David Coursey gives Apple’s new ‘Mac mini’ an ‘A’ grade and ‘iPod shuffle’ a ‘C-’

“A $499 Mac ought to be the ultimate ‘switcher’ box. Not that most Windows users actually switch to Macintosh, but many have bought a Mac for use at home. Buy a KVM (keyboard/video/mouse) switch, and the Mac mini can share mouse, keyboard and screen with your PC. This gets users a Mac without a lot of work and for a minimal investment,” David Coursey writes for eWeek. “Having this machine in the Apple product line allows Mac fanatics to tell their Windows friends that instead of upgrading their Windows machine, they should add a Mac to their desktop or home—and save money in the process.”

“The downside of the Mac mini may be performance in the graphics-intensive applications toward which Mac users tend to gravitate. I want to see an independent, hands-on review before committing to a final score, but as a preliminary grade, I think a [letter grade of] ‘A’ is right on target. I’m about ready to pull out my credit card for this one,” Coursey writes.

Coursey also grade Apple’s other Macworld Expo product intoductions, giving a B+ for iWork, a C+ for iLife ’05, and a C- for the iPod shuffle, expliang, ” I am sure they will sell a zillion of these—just not to me.” Find out Coursey’s reasons for his grading in the full article here.


  1. The fact that so many people who write about computers for a living are so dismally bad–witness David Coursey’s C- grade for the iPod shuffle–at correctly predicting anything about how consumer-electronics are going to do and what makes them appealing seems significant, somehow.

    If everyone’s really right that we’re moving into a new era, where computer companies become consumer-electronics companies in search of new revenue, maybe we need a new generation of pundits, too!

    I am sort of optimistic about this new era, because I think Jobs understands it better than almost anyone out there–better than any computer-industry analyst currently writing, since he now keeps proving them wrong every couple of months, and certainly better than any of his rivals in the industry.

    Some examples: Kevin Rollins thinks music players aren’t a ‘solid business model.’ (Wow!) Bill Gates is committed to complex, PC-centric experiences for everything–rather than to simple, elegant consumer-electronics experiences–in not just a casual way but actually as a fundamental part of his being (see his recent expression of faith that nothing, nothing will ever replace the ‘2-foot experience’ of using a desktop computer here: http://www.gizmodo.com/gadgets/gadgets/gates-interview-part-two-windows-postlonghorn-and-apples-office-suite-029272.php).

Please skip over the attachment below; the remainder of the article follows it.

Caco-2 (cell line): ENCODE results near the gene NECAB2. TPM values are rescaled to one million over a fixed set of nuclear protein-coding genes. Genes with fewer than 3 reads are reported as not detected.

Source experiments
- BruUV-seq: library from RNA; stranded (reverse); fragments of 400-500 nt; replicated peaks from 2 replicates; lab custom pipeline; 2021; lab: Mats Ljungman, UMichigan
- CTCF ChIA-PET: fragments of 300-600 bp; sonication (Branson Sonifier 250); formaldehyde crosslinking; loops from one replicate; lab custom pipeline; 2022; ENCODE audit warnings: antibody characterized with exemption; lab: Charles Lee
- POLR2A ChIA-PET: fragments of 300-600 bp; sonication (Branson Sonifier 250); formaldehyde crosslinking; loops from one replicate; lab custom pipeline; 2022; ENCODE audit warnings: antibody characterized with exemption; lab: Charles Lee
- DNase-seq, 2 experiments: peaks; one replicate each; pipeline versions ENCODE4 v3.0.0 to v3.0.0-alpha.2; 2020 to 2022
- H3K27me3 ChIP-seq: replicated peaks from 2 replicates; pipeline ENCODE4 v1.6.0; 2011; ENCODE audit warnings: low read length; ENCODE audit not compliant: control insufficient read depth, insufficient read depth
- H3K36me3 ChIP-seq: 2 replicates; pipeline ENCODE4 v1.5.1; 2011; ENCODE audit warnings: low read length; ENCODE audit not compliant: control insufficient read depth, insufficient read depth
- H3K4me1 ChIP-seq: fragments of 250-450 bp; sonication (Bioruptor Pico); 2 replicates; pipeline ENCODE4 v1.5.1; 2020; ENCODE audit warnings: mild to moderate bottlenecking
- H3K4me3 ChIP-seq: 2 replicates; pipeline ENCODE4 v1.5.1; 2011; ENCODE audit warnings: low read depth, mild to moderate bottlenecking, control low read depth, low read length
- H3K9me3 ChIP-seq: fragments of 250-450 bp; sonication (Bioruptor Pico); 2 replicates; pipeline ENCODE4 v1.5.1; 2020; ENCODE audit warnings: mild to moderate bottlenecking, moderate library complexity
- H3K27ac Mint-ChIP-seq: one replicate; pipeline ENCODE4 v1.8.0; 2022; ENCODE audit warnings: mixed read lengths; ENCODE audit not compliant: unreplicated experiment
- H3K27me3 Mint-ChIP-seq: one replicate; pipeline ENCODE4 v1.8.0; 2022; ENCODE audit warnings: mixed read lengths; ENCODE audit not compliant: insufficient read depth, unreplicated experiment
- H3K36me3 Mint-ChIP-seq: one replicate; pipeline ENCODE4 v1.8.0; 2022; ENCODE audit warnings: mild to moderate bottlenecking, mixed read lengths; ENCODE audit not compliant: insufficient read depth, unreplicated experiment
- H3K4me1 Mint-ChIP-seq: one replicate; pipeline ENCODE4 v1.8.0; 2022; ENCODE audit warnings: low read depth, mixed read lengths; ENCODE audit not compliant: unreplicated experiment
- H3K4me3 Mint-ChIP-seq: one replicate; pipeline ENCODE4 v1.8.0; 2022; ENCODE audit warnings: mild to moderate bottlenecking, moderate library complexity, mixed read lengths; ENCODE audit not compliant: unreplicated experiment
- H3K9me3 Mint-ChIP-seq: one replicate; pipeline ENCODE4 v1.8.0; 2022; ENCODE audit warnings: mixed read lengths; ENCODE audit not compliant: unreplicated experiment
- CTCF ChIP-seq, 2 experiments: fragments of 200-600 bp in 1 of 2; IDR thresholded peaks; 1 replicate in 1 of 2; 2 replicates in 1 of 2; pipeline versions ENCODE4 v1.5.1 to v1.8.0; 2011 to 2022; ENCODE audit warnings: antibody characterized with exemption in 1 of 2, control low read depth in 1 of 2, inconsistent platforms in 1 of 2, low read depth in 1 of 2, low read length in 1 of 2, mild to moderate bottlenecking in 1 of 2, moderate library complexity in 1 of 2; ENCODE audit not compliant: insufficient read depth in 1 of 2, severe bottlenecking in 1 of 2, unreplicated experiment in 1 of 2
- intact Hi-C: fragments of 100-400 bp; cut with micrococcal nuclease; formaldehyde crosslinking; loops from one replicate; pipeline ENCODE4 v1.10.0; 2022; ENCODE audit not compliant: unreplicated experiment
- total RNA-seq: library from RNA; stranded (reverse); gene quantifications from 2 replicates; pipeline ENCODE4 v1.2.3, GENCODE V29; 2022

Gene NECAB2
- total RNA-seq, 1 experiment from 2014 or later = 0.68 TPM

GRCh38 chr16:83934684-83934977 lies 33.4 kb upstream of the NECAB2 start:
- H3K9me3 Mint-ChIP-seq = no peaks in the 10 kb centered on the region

Jobs, meanwhile, seems to have had some sort of revelation in this regard. He understands that what most people, unlike us geeks, most want is to buy things that extremely well for particular purposes–not to have, for instance, general-purpose computers that don’t work extremely well for any single thing. So he’s making computers work extremely well for particular purposes (managing digital media, especially) through software; he’s making iPods that work extremely well for the single purpose of listening to music (following a path that is the exact opposite of the Swiss-army-knife approach exemplified by Palm devices in their late, baroque phase, despite all the geeks’ having begged Apple to make a PDA); and so on. He is Keeping It Simple, Stupid, though I don’t think that phrase quite sums up what’s going on here.

    I think his 2002 interview with Wired about the joys of Miele washing machines (http://www.wired.com/wired/archive/4.02/jobs.html?pg=8&topic;=) as nearly perfect objects for doing one thing very well–and how using one gave him more of a thrill “than I have [gotten] out of any piece of high tech in years”!–pretty much sums up this late, mature stage in his thinking.

    It’s a way of thinking that seems to me to be leading directly to Apple’s kicking ass in the consumer space, and that will continue to be a big competitive advantage for Apple until Microsoft, Dell, and their ilk succeed in reorienting their thinking, or get new, less dyed-in-the-wool management.

  2. It may not be for Coursey, but if he can’t apply some objectivity and see that it is brilliantly attractive to many, many people then he’s a twit. I don’t understand his rating of the iPod shuffle whatsoever. Let me just say that thank God he’s not directing Apple’s product strategy.